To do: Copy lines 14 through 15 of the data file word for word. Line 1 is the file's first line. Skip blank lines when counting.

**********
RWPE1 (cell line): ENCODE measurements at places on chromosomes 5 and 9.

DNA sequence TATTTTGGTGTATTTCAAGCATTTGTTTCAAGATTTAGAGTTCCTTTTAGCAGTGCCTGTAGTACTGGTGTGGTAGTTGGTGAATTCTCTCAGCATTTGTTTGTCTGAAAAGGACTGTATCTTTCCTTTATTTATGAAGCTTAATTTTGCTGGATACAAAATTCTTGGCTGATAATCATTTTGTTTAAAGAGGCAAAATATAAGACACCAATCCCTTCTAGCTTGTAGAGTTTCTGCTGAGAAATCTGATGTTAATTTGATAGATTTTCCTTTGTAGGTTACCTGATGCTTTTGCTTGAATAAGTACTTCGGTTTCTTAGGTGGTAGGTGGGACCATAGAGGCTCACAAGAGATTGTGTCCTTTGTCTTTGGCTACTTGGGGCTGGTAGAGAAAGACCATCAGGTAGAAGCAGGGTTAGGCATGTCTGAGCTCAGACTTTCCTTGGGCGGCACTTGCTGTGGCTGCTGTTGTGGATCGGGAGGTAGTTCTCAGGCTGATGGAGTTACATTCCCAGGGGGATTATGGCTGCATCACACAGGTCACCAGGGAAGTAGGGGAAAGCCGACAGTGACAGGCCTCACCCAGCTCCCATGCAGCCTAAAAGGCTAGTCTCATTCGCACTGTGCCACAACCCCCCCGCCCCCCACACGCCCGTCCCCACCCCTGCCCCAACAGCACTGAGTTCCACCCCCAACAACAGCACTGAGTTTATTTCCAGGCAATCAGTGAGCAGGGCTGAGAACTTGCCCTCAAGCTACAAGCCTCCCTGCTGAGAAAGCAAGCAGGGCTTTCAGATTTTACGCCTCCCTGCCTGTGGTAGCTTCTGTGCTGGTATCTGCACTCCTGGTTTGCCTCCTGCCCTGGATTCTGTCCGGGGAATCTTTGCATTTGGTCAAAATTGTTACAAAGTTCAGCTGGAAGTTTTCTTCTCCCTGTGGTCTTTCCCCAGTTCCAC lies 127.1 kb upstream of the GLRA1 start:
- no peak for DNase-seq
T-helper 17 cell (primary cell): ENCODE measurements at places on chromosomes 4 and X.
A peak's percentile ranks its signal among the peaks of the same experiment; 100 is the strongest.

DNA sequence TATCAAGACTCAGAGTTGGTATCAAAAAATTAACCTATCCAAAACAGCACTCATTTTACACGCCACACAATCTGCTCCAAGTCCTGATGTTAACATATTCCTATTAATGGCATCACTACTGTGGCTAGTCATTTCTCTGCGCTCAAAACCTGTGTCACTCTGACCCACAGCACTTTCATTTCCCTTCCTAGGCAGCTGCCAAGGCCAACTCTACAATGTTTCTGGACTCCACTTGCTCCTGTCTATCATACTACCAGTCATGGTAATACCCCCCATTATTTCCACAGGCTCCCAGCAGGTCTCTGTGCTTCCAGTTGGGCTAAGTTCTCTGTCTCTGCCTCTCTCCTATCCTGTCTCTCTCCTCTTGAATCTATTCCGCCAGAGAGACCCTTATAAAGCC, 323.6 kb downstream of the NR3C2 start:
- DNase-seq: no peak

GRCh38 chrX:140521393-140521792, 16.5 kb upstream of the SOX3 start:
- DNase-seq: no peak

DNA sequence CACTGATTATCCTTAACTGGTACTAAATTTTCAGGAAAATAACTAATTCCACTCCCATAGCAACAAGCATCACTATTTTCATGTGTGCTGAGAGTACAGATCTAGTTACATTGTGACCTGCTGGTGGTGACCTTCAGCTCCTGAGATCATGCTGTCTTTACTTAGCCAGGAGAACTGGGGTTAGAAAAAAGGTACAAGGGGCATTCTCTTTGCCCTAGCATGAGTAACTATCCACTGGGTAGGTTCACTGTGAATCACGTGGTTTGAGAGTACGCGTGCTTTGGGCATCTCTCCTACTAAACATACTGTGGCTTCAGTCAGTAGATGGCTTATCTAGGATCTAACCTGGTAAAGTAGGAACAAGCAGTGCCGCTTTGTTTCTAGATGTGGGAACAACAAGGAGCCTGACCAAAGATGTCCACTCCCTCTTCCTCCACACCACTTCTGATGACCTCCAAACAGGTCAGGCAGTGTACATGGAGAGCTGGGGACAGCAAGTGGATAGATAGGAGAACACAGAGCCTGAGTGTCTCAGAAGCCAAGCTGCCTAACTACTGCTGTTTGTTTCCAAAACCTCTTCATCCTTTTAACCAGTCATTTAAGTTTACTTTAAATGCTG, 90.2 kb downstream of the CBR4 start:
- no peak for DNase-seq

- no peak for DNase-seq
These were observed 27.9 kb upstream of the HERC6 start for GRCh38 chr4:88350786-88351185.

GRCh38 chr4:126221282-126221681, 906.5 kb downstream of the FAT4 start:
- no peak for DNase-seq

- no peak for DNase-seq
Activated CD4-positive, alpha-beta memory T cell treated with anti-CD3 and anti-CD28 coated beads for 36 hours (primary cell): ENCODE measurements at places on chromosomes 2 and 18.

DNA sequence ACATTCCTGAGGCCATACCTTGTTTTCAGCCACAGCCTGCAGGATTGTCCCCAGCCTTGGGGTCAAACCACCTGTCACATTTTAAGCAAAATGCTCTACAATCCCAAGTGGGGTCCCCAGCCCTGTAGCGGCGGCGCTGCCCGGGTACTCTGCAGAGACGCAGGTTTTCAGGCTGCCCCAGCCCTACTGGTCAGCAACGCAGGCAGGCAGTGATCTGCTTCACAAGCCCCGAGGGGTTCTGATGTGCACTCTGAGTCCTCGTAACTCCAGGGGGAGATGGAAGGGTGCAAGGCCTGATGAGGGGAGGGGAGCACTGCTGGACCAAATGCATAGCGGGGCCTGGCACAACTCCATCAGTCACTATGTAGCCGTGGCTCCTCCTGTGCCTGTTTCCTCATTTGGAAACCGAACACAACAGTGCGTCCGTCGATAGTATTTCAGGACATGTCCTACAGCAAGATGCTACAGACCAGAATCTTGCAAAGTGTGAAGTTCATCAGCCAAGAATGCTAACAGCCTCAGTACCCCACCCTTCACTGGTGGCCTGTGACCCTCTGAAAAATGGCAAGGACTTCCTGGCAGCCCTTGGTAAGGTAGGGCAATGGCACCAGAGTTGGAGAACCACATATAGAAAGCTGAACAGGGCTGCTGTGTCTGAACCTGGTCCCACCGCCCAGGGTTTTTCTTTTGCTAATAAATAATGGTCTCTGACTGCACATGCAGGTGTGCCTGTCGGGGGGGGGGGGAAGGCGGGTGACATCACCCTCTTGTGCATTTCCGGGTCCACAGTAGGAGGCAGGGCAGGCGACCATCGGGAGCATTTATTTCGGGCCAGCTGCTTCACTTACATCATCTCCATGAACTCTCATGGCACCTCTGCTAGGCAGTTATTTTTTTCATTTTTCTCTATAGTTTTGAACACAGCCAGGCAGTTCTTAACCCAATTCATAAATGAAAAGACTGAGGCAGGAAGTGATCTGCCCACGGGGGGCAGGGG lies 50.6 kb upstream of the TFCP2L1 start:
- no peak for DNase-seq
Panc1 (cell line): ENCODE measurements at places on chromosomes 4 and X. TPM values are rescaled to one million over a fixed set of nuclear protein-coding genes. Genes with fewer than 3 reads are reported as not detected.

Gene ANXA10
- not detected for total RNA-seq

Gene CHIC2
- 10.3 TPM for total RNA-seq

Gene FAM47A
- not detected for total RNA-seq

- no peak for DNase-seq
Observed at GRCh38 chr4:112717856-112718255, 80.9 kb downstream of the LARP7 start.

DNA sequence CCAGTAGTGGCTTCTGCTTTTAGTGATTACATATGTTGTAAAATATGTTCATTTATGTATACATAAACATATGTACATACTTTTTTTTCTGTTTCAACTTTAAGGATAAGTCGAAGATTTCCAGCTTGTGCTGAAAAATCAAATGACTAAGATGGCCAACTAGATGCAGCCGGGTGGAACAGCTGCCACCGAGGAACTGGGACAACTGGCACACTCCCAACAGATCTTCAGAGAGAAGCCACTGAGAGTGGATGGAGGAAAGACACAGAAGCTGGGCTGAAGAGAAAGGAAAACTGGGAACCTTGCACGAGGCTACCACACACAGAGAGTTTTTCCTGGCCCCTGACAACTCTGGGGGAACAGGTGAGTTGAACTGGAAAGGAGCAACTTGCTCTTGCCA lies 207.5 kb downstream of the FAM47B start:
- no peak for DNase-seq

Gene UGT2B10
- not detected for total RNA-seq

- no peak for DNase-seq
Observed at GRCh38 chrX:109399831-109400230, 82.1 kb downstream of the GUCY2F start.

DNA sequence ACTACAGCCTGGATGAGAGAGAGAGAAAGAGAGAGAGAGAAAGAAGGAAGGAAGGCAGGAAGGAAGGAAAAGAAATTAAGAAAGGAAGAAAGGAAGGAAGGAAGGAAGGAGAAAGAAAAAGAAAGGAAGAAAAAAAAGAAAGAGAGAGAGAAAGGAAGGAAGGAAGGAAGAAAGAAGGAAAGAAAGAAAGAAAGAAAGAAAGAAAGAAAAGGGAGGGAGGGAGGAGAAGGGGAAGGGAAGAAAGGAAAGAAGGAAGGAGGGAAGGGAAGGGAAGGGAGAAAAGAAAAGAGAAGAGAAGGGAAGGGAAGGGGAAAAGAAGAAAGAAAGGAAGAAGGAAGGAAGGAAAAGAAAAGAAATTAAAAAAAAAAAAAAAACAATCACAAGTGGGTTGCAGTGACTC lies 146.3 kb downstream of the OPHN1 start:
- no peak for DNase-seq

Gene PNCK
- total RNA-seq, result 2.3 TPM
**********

GRCh38 chr4:126221282-126221681, 906.5 kb downstream of the FAT4 start:
- no peak for DNase-seq